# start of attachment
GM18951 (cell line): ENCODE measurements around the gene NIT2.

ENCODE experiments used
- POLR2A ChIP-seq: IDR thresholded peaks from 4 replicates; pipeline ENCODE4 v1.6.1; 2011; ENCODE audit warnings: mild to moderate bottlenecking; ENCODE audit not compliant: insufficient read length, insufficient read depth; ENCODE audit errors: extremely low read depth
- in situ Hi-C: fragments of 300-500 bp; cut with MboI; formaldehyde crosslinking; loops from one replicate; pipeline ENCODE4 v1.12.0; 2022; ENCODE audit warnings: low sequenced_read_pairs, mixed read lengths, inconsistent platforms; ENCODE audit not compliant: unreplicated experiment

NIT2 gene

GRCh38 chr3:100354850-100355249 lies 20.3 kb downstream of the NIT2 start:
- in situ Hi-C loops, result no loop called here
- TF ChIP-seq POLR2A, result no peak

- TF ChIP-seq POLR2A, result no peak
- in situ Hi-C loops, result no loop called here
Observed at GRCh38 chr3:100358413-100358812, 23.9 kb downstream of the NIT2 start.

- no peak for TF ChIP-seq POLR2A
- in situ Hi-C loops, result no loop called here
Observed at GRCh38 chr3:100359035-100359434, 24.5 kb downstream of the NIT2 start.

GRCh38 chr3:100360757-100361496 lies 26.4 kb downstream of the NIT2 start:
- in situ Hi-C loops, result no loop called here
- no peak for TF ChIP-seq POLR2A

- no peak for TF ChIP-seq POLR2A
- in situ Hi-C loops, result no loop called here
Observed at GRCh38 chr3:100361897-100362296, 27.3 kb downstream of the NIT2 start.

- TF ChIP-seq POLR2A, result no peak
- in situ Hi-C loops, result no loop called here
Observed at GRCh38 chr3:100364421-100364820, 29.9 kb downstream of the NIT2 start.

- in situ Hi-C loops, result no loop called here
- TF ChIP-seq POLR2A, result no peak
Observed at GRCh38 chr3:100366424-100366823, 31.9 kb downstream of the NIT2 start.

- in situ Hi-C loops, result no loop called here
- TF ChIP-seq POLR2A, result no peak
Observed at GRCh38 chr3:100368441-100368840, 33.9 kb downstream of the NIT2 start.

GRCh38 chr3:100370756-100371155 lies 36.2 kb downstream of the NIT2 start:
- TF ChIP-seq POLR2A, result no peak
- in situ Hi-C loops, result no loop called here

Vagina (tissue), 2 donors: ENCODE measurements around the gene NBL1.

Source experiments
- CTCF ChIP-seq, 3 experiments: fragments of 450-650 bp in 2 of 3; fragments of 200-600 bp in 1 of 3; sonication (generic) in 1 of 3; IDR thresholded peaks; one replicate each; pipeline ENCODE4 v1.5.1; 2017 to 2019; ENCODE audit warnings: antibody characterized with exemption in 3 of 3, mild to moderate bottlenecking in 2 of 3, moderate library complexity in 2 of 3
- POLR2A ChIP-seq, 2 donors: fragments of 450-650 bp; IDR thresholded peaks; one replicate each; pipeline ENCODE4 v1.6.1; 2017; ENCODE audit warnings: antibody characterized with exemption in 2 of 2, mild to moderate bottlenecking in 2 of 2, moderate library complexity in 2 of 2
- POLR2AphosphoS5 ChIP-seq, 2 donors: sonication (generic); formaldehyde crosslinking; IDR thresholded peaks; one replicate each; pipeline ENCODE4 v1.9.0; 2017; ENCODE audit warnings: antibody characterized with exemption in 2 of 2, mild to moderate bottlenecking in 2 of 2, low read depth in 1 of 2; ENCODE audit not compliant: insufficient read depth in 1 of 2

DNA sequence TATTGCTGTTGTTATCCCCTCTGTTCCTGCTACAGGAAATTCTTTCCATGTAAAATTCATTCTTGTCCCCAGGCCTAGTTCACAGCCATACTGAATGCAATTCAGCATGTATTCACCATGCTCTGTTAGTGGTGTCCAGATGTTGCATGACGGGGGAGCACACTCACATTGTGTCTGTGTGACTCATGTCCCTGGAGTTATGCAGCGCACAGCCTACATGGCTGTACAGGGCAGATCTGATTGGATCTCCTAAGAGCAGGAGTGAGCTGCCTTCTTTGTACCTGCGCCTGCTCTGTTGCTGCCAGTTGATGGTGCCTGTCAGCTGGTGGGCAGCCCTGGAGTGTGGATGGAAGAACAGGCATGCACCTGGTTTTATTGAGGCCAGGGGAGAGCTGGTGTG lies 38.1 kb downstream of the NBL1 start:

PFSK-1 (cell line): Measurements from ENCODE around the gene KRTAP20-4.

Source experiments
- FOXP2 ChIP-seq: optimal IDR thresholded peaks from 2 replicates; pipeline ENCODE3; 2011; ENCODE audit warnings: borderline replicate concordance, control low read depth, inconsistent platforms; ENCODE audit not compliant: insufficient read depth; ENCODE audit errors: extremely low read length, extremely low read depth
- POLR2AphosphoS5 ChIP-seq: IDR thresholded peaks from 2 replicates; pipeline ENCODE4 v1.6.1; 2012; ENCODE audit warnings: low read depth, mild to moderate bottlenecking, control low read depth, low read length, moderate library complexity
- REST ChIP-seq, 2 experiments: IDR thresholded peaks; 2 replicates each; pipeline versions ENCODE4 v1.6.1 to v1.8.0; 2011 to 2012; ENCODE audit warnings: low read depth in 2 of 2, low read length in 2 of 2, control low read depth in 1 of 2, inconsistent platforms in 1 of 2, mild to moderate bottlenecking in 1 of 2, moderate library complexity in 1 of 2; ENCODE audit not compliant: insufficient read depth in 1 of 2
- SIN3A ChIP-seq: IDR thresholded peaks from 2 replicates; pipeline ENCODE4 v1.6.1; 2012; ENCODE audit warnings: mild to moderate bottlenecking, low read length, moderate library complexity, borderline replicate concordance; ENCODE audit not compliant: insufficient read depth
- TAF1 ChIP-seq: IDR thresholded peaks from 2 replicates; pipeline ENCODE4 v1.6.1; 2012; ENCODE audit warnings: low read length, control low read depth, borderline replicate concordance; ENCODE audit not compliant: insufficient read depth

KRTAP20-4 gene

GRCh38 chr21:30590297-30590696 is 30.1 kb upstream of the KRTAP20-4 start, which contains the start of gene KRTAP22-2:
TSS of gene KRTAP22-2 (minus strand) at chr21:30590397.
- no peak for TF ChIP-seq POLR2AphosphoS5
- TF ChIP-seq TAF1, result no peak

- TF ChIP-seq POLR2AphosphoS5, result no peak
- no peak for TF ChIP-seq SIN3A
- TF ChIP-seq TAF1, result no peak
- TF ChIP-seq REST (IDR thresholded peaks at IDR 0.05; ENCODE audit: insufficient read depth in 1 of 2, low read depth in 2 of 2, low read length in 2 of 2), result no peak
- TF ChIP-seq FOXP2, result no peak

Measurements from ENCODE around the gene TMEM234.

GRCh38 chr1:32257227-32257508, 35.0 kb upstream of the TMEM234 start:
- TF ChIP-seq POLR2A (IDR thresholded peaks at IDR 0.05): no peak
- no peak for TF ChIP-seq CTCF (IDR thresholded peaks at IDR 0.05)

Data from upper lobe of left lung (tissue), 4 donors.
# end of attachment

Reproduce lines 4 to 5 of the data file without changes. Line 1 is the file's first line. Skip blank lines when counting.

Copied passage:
- in situ Hi-C: fragments of 300-500 bp; cut with MboI; formaldehyde crosslinking; loops from one replicate; pipeline ENCODE4 v1.12.0; 2022; ENCODE audit warnings: low sequenced_read_pairs, mixed read lengths, inconsistent platforms; ENCODE audit not compliant: unreplicated experiment

NIT2 gene